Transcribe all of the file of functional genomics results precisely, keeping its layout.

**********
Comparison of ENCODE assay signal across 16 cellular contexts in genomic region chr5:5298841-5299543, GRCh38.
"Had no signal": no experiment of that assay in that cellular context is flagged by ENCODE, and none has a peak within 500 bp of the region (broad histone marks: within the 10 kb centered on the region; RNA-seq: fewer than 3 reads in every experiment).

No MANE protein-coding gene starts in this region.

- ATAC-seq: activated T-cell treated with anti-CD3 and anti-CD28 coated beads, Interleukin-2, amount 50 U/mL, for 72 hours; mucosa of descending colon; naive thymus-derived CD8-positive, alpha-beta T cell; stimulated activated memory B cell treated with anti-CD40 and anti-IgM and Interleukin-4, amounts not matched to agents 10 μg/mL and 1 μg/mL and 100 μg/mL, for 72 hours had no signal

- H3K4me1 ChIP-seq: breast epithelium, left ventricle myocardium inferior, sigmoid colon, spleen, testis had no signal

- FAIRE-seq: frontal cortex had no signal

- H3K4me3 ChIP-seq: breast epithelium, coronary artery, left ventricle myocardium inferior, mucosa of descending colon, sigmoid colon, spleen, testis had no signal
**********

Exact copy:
Comparison of ENCODE assay signal across 16 cellular contexts in genomic region chr5:5298841-5299543, GRCh38.
"Had no signal": no experiment of that assay in that cellular context is flagged by ENCODE, and none has a peak within 500 bp of the region (broad histone marks: within the 10 kb centered on the region; RNA-seq: fewer than 3 reads in every experiment).

No MANE protein-coding gene starts in this region.

- ATAC-seq: activated T-cell treated with anti-CD3 and anti-CD28 coated beads, Interleukin-2, amount 50 U/mL, for 72 hours; mucosa of descending colon; naive thymus-derived CD8-positive, alpha-beta T cell; stimulated activated memory B cell treated with anti-CD40 and anti-IgM and Interleukin-4, amounts not matched to agents 10 μg/mL and 1 μg/mL and 100 μg/mL, for 72 hours had no signal

- H3K4me1 ChIP-seq: breast epithelium, left ventricle myocardium inferior, sigmoid colon, spleen, testis had no signal

- FAIRE-seq: frontal cortex had no signal

- H3K4me3 ChIP-seq: breast epithelium, coronary artery, left ventricle myocardium inferior, mucosa of descending colon, sigmoid colon, spleen, testis had no signal